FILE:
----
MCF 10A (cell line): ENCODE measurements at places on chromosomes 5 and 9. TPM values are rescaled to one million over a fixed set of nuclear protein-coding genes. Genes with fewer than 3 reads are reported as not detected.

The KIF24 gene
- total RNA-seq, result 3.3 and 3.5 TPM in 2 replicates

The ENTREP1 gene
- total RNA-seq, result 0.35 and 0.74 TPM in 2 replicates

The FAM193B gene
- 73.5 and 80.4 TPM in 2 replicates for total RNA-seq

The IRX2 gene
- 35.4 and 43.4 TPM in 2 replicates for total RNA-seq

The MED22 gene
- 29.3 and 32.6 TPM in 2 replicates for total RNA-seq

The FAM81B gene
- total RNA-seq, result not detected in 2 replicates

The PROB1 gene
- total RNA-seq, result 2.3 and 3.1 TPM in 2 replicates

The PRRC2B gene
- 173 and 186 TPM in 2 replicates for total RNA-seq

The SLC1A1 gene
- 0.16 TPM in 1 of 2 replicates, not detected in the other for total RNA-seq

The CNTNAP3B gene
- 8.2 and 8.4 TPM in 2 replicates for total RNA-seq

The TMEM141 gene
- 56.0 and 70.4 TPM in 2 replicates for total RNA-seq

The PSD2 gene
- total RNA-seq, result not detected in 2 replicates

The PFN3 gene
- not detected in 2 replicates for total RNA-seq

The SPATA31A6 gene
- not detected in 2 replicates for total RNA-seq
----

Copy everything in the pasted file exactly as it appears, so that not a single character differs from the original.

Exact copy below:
MCF 10A (cell line): ENCODE measurements at places on chromosomes 5 and 9. TPM values are rescaled to one million over a fixed set of nuclear protein-coding genes. Genes with fewer than 3 reads are reported as not detected.

The KIF24 gene
- total RNA-seq, result 3.3 and 3.5 TPM in 2 replicates

The ENTREP1 gene
- total RNA-seq, result 0.35 and 0.74 TPM in 2 replicates

The FAM193B gene
- 73.5 and 80.4 TPM in 2 replicates for total RNA-seq

The IRX2 gene
- 35.4 and 43.4 TPM in 2 replicates for total RNA-seq

The MED22 gene
- 29.3 and 32.6 TPM in 2 replicates for total RNA-seq

The FAM81B gene
- total RNA-seq, result not detected in 2 replicates

The PROB1 gene
- total RNA-seq, result 2.3 and 3.1 TPM in 2 replicates

The PRRC2B gene
- 173 and 186 TPM in 2 replicates for total RNA-seq

The SLC1A1 gene
- 0.16 TPM in 1 of 2 replicates, not detected in the other for total RNA-seq

The CNTNAP3B gene
- 8.2 and 8.4 TPM in 2 replicates for total RNA-seq

The TMEM141 gene
- 56.0 and 70.4 TPM in 2 replicates for total RNA-seq

The PSD2 gene
- total RNA-seq, result not detected in 2 replicates

The PFN3 gene
- not detected in 2 replicates for total RNA-seq

The SPATA31A6 gene
- not detected in 2 replicates for total RNA-seq